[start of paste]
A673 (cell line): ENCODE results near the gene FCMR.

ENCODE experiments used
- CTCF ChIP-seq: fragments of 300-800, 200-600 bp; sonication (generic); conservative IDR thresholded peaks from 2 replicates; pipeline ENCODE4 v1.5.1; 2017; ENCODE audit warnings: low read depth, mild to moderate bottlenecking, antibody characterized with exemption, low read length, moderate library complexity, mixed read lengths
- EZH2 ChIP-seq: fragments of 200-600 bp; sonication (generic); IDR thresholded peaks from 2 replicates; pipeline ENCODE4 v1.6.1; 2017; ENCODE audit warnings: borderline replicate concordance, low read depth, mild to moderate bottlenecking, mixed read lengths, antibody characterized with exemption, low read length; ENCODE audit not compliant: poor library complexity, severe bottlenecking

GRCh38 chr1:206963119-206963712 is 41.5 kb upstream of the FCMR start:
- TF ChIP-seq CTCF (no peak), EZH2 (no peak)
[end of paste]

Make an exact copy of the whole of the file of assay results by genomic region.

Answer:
A673 (cell line): ENCODE results near the gene FCMR.

ENCODE experiments used
- CTCF ChIP-seq: fragments of 300-800, 200-600 bp; sonication (generic); conservative IDR thresholded peaks from 2 replicates; pipeline ENCODE4 v1.5.1; 2017; ENCODE audit warnings: low read depth, mild to moderate bottlenecking, antibody characterized with exemption, low read length, moderate library complexity, mixed read lengths
- EZH2 ChIP-seq: fragments of 200-600 bp; sonication (generic); IDR thresholded peaks from 2 replicates; pipeline ENCODE4 v1.6.1; 2017; ENCODE audit warnings: borderline replicate concordance, low read depth, mild to moderate bottlenecking, mixed read lengths, antibody characterized with exemption, low read length; ENCODE audit not compliant: poor library complexity, severe bottlenecking

GRCh38 chr1:206963119-206963712 is 41.5 kb upstream of the FCMR start:
- TF ChIP-seq CTCF (no peak), EZH2 (no peak)